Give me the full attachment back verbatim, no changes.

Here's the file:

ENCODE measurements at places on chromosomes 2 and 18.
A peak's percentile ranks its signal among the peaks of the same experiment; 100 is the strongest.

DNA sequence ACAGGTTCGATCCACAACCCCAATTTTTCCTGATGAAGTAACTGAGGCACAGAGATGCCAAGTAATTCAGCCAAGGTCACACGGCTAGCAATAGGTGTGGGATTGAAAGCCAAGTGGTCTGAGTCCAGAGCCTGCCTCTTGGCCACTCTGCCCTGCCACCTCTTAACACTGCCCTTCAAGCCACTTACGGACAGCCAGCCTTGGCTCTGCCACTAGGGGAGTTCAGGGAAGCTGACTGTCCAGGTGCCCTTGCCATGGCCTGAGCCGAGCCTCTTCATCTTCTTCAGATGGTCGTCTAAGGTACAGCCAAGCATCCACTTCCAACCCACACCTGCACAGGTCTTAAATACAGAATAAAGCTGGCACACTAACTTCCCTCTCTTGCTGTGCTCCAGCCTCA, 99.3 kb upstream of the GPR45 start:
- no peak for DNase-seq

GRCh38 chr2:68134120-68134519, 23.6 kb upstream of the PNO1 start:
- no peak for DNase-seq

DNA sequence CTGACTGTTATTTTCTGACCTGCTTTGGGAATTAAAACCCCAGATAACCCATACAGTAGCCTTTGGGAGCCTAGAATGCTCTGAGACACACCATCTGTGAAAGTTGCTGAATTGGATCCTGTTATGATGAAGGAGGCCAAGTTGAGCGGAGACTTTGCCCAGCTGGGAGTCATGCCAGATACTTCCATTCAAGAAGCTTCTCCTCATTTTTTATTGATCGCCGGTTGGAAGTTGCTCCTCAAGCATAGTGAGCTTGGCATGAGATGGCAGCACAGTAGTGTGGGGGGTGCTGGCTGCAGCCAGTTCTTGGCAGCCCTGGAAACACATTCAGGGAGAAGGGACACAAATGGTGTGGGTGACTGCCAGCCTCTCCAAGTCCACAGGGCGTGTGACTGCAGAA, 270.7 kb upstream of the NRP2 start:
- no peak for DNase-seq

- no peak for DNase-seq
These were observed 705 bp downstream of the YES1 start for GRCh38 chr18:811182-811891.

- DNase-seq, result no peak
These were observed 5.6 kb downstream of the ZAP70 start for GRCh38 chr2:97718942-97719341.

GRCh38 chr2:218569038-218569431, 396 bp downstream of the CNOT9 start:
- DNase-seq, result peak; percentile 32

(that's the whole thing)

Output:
ENCODE measurements at places on chromosomes 2 and 18.
A peak's percentile ranks its signal among the peaks of the same experiment; 100 is the strongest.

DNA sequence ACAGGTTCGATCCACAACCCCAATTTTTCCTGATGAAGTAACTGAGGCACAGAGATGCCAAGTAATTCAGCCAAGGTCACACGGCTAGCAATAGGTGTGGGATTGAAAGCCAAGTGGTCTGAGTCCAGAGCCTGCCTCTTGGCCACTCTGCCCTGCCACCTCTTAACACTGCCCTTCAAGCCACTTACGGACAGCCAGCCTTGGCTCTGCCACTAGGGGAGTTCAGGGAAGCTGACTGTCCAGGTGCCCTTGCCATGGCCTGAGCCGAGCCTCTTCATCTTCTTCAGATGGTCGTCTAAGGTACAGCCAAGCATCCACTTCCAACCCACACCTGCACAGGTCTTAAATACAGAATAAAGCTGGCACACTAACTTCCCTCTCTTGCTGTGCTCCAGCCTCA, 99.3 kb upstream of the GPR45 start:
- no peak for DNase-seq

GRCh38 chr2:68134120-68134519, 23.6 kb upstream of the PNO1 start:
- no peak for DNase-seq

DNA sequence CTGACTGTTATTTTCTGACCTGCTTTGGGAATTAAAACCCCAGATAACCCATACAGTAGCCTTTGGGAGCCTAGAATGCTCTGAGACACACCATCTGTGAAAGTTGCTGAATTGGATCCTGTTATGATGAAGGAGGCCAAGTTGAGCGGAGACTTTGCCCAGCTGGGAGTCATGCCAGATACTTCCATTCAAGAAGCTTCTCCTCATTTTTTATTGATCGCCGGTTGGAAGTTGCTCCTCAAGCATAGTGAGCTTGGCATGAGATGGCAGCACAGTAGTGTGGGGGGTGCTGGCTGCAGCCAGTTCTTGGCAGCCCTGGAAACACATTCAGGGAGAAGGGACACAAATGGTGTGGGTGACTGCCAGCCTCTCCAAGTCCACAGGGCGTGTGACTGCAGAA, 270.7 kb upstream of the NRP2 start:
- no peak for DNase-seq

- no peak for DNase-seq
These were observed 705 bp downstream of the YES1 start for GRCh38 chr18:811182-811891.

- DNase-seq, result no peak
These were observed 5.6 kb downstream of the ZAP70 start for GRCh38 chr2:97718942-97719341.

GRCh38 chr2:218569038-218569431, 396 bp downstream of the CNOT9 start:
- DNase-seq, result peak; percentile 32